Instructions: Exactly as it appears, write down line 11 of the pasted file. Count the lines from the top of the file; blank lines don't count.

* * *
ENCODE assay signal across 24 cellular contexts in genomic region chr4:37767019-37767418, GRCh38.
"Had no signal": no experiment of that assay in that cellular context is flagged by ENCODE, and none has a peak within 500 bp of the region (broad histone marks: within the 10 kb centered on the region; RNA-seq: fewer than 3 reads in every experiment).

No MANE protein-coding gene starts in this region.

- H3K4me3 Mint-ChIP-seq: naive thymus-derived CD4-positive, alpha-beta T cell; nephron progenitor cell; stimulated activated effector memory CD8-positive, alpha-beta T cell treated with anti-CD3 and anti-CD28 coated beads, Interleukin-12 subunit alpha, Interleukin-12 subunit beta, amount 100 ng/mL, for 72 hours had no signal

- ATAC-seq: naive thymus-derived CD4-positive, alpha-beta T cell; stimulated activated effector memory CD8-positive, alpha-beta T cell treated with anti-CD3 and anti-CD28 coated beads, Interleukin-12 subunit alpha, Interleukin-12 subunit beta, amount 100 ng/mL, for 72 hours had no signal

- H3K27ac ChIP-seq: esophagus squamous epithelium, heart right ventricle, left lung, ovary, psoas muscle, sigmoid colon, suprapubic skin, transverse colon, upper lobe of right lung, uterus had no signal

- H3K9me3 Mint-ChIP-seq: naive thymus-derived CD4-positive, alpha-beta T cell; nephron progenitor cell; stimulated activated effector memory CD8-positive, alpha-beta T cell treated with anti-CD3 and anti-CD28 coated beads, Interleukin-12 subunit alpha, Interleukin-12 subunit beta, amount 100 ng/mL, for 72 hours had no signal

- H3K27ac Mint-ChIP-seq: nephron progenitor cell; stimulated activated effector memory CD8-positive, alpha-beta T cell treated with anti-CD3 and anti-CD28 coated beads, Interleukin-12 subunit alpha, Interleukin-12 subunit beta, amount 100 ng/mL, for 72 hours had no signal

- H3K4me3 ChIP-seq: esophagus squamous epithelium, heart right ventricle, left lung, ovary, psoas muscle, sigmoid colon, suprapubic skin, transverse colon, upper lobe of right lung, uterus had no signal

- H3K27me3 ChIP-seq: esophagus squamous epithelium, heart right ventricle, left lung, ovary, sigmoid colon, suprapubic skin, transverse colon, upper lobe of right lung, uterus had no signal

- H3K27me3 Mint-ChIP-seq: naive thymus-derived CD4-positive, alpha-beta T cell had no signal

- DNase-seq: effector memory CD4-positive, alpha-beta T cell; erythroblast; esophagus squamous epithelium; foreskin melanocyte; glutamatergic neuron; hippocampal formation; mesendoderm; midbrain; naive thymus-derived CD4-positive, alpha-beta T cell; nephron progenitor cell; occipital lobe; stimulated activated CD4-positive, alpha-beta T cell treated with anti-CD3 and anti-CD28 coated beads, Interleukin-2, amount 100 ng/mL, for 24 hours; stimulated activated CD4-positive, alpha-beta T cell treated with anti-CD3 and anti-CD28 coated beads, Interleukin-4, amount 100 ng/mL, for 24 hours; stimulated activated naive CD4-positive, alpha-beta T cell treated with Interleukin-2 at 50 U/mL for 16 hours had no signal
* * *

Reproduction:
- H3K27me3 Mint-ChIP-seq: naive thymus-derived CD4-positive, alpha-beta T cell had no signal